IN OUR 1986 book, The Wise Men, about the heyday of the post–World War II WASP (White Anglo-Saxon Protestant) establishment, Walter Isaacson and I described a scene from the first days of the Cuban Missile Crisis. In October 1962, when a CIA spy plane discovered Soviet missiles in Cuba, President John F. Kennedy phoned a retired Wall Street investment banker named Robert Lovett at his home in New York. “Come down at once,” the president commanded. Lovett had been a senior State and Defense Department official during the early years of the Cold War. Kennedy thought so highly of Lovett that at the beginning of his administration he had offered him the choice of three jobs: secretary of state, defense or the treasury. (The 68-year-old had declined, citing ill health.) At the White House Lovett was briefed on the crisis by McGeorge Bundy, the president’s national security adviser. Lovett noticed on Bundy’s desk a photograph of Henry Stimson, Franklin Roosevelt’s secretary of war and a kind of patron saint to Bundy and Lovett. (They had all been in Skull and Bones, the Yale secret society.) Lovett invoked Stimson now: “Mac, I think the best service we can perform for the president is to try to approach this as Colonel Stimson would.”

Bundy instantly agreed. Lovett did not need to spell out what he meant: to approach the problem with the right mixture of stand-up toughness and diplomatic restraint. Stimson, Lovett and Bundy were all charter members of the East Coast foreign policy establishment that quietly, decorously but firmly pushed for a strong American role in the world as avatar and defender of freedom and free markets.

These establishment stalwarts believed that foreign policy should rise above partisan politics. When FDR, a Democrat, appointed Stimson, a Republican, as secretary of war in 1940, Stimson insisted on a truly bipartisan effort and FDR agreed, also naming Henry Knox, a Republican newspaper publisher, as secretary of the Navy. The choice was fine with Stimson; Stimson’s friend Theodore Roosevelt, FDR’s presidential cousin, had once introduced Knox to Stimson with a one-sentence letter: “He’s just our type!”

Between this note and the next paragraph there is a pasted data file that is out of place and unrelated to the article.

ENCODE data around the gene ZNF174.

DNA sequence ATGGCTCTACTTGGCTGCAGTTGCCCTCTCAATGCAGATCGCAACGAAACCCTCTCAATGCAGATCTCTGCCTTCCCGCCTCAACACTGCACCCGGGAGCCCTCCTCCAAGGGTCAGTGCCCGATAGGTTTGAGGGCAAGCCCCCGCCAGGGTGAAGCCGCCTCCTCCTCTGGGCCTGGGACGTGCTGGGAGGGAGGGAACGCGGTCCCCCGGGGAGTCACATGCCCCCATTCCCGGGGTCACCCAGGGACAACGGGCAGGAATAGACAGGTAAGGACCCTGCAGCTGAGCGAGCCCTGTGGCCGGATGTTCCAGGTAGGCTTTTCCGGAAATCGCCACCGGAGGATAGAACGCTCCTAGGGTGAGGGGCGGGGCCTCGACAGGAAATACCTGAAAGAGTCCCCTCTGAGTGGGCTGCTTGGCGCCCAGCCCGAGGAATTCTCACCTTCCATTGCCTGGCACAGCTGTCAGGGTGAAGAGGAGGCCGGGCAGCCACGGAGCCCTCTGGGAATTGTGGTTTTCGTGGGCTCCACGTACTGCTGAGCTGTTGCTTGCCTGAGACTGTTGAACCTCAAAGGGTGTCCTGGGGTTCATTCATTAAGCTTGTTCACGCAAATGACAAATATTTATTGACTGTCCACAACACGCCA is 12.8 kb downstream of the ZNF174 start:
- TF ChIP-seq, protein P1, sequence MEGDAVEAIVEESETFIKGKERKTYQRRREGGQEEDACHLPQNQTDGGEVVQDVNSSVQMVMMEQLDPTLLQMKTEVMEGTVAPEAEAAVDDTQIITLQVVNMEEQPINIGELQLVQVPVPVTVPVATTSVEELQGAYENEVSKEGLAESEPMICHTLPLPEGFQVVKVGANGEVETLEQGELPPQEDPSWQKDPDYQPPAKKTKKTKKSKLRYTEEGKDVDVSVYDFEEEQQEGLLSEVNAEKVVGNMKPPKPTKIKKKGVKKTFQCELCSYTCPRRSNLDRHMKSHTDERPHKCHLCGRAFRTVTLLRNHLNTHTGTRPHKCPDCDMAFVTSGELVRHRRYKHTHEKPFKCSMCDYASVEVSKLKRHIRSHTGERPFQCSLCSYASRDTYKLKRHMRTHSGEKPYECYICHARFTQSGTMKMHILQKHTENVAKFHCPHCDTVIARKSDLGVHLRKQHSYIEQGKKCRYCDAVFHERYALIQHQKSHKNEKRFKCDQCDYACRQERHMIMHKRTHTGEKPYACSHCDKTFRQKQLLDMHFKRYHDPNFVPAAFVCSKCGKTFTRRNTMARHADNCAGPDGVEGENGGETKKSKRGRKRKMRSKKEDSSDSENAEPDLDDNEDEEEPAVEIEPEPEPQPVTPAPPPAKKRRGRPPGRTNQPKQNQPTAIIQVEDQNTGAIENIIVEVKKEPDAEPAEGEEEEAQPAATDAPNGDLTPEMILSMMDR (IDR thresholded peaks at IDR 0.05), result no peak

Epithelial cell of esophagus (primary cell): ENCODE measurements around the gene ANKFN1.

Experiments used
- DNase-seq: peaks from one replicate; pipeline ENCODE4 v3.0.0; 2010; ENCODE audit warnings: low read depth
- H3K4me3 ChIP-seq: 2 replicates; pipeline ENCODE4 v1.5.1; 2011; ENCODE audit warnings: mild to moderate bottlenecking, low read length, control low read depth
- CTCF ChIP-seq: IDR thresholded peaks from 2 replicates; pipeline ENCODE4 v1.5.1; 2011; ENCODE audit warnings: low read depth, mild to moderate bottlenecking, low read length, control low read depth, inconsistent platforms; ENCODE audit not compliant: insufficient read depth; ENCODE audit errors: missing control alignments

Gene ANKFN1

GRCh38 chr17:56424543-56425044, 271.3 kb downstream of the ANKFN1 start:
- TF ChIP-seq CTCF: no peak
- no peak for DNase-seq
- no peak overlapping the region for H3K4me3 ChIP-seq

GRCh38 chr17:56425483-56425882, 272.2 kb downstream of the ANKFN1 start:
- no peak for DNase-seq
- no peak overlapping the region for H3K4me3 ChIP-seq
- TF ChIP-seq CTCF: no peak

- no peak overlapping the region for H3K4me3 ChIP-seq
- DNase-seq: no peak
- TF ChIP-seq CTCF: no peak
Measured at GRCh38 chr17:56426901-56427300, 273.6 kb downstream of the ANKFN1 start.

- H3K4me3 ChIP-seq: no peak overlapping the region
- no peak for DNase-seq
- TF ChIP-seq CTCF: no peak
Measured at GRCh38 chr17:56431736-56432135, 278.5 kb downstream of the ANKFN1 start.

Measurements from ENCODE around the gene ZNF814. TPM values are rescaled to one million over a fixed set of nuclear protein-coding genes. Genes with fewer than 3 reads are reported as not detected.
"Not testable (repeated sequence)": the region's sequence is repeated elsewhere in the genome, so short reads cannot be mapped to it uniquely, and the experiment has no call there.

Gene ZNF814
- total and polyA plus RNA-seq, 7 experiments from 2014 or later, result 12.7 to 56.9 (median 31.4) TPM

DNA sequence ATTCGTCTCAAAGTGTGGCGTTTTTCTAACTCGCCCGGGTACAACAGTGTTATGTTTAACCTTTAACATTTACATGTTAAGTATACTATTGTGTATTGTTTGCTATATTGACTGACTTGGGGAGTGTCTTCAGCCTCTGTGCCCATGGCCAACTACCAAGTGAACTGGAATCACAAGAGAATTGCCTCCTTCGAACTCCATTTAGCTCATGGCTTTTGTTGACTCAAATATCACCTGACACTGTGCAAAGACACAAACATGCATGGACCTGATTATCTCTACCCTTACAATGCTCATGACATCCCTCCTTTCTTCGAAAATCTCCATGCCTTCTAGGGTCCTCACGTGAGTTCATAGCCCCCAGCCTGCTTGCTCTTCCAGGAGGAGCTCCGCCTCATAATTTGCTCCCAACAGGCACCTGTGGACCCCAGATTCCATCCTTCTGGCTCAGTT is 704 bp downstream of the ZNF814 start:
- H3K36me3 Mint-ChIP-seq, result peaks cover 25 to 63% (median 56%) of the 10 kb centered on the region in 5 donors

And what was that type? Men schooled by the Ivy League, often born to wealth, who shared certain assumptions, most admirably the duty to serve. Cui Servire Est Regnare –to Serve is to Rule—is the motto of Groton, one of the prep schools that served as training ground for this elite. Graduates of Harvard, Yale, and Princeton, Groton, Andover (motto: Non Sibi, Not for Thyself) and St. Paul’s, who migrated between Wall Street and Washington in the first half of the 20th Century felt bonds of class, education and attitude that were distinctive. They tended to be hawkish but not belligerent, more attuned to a balance of power than ideology, more practical than dreamily idealistic. They looked down on social snobs and avoided rigid class (or ethnic or religious) bias, but they were more comfortable inside the “Tomb” at Skull and Bones than out on the political hustings. (Bundy and Stimson each ran for public office once and lost badly.)